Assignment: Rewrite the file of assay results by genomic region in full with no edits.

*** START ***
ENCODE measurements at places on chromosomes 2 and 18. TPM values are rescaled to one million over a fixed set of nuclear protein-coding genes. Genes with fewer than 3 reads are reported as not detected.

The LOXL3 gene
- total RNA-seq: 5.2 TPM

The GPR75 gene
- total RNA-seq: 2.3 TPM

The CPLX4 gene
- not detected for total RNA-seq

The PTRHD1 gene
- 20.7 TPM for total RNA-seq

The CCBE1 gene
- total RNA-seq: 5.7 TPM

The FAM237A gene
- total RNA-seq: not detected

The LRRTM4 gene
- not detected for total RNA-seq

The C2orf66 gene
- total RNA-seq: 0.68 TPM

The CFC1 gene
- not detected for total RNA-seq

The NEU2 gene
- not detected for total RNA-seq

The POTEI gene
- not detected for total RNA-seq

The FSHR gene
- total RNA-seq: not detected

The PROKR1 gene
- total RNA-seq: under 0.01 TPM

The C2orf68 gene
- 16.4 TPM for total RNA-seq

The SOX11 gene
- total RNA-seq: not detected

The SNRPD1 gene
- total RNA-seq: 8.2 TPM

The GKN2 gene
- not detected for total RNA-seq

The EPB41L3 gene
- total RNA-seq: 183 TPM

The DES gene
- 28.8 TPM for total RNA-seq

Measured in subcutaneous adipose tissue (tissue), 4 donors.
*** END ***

ENCODE measurements at places on chromosomes 2 and 18. TPM values are rescaled to one million over a fixed set of nuclear protein-coding genes. Genes with fewer than 3 reads are reported as not detected.

The LOXL3 gene
- total RNA-seq: 5.2 TPM

The GPR75 gene
- total RNA-seq: 2.3 TPM

The CPLX4 gene
- not detected for total RNA-seq

The PTRHD1 gene
- 20.7 TPM for total RNA-seq

The CCBE1 gene
- total RNA-seq: 5.7 TPM

The FAM237A gene
- total RNA-seq: not detected

The LRRTM4 gene
- not detected for total RNA-seq

The C2orf66 gene
- total RNA-seq: 0.68 TPM

The CFC1 gene
- not detected for total RNA-seq

The NEU2 gene
- not detected for total RNA-seq

The POTEI gene
- not detected for total RNA-seq

The FSHR gene
- total RNA-seq: not detected

The PROKR1 gene
- total RNA-seq: under 0.01 TPM

The C2orf68 gene
- 16.4 TPM for total RNA-seq

The SOX11 gene
- total RNA-seq: not detected

The SNRPD1 gene
- total RNA-seq: 8.2 TPM

The GKN2 gene
- not detected for total RNA-seq

The EPB41L3 gene
- total RNA-seq: 183 TPM

The DES gene
- 28.8 TPM for total RNA-seq

Measured in subcutaneous adipose tissue (tissue), 4 donors.